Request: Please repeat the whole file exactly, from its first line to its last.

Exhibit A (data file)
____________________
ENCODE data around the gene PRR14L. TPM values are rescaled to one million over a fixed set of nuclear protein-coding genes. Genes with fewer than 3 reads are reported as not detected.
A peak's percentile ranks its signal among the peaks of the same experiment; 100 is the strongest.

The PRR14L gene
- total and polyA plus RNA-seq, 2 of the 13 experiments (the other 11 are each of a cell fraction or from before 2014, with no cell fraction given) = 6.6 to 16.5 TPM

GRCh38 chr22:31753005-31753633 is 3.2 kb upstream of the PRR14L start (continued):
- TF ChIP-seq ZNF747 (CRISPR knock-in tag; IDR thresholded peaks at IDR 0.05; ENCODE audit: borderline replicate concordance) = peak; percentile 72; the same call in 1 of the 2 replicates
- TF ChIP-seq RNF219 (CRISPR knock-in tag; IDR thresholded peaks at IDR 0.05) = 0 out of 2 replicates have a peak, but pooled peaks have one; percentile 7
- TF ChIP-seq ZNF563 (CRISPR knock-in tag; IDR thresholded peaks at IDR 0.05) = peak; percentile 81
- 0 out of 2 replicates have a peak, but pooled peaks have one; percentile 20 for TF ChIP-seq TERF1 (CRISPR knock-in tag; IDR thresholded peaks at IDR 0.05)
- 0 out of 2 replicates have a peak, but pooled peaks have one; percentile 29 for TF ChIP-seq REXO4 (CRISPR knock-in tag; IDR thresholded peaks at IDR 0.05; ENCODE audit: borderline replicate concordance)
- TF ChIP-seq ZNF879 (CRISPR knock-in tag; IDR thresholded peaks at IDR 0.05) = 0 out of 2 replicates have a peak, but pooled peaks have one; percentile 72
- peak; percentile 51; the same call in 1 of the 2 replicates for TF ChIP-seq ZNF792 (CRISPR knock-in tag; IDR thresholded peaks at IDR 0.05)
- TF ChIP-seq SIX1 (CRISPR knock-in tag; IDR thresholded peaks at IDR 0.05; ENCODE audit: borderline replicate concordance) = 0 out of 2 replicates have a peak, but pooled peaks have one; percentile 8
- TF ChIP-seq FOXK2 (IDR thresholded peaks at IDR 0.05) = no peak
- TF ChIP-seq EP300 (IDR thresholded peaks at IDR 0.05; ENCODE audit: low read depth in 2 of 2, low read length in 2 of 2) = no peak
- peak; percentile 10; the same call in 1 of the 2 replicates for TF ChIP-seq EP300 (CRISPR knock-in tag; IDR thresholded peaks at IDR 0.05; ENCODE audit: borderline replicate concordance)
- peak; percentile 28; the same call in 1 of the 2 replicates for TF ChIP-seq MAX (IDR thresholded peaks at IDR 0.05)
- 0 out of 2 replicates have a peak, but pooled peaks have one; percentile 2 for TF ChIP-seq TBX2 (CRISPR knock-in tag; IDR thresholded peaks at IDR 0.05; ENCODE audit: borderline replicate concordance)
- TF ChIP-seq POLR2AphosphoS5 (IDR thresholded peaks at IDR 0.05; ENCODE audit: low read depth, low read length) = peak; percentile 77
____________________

ENCODE data around the gene PRR14L. TPM values are rescaled to one million over a fixed set of nuclear protein-coding genes. Genes with fewer than 3 reads are reported as not detected.
A peak's percentile ranks its signal among the peaks of the same experiment; 100 is the strongest.

The PRR14L gene
- total and polyA plus RNA-seq, 2 of the 13 experiments (the other 11 are each of a cell fraction or from before 2014, with no cell fraction given) = 6.6 to 16.5 TPM

GRCh38 chr22:31753005-31753633 is 3.2 kb upstream of the PRR14L start (continued):
- TF ChIP-seq ZNF747 (CRISPR knock-in tag; IDR thresholded peaks at IDR 0.05; ENCODE audit: borderline replicate concordance) = peak; percentile 72; the same call in 1 of the 2 replicates
- TF ChIP-seq RNF219 (CRISPR knock-in tag; IDR thresholded peaks at IDR 0.05) = 0 out of 2 replicates have a peak, but pooled peaks have one; percentile 7
- TF ChIP-seq ZNF563 (CRISPR knock-in tag; IDR thresholded peaks at IDR 0.05) = peak; percentile 81
- 0 out of 2 replicates have a peak, but pooled peaks have one; percentile 20 for TF ChIP-seq TERF1 (CRISPR knock-in tag; IDR thresholded peaks at IDR 0.05)
- 0 out of 2 replicates have a peak, but pooled peaks have one; percentile 29 for TF ChIP-seq REXO4 (CRISPR knock-in tag; IDR thresholded peaks at IDR 0.05; ENCODE audit: borderline replicate concordance)
- TF ChIP-seq ZNF879 (CRISPR knock-in tag; IDR thresholded peaks at IDR 0.05) = 0 out of 2 replicates have a peak, but pooled peaks have one; percentile 72
- peak; percentile 51; the same call in 1 of the 2 replicates for TF ChIP-seq ZNF792 (CRISPR knock-in tag; IDR thresholded peaks at IDR 0.05)
- TF ChIP-seq SIX1 (CRISPR knock-in tag; IDR thresholded peaks at IDR 0.05; ENCODE audit: borderline replicate concordance) = 0 out of 2 replicates have a peak, but pooled peaks have one; percentile 8
- TF ChIP-seq FOXK2 (IDR thresholded peaks at IDR 0.05) = no peak
- TF ChIP-seq EP300 (IDR thresholded peaks at IDR 0.05; ENCODE audit: low read depth in 2 of 2, low read length in 2 of 2) = no peak
- peak; percentile 10; the same call in 1 of the 2 replicates for TF ChIP-seq EP300 (CRISPR knock-in tag; IDR thresholded peaks at IDR 0.05; ENCODE audit: borderline replicate concordance)
- peak; percentile 28; the same call in 1 of the 2 replicates for TF ChIP-seq MAX (IDR thresholded peaks at IDR 0.05)
- 0 out of 2 replicates have a peak, but pooled peaks have one; percentile 2 for TF ChIP-seq TBX2 (CRISPR knock-in tag; IDR thresholded peaks at IDR 0.05; ENCODE audit: borderline replicate concordance)
- TF ChIP-seq POLR2AphosphoS5 (IDR thresholded peaks at IDR 0.05; ENCODE audit: low read depth, low read length) = peak; percentile 77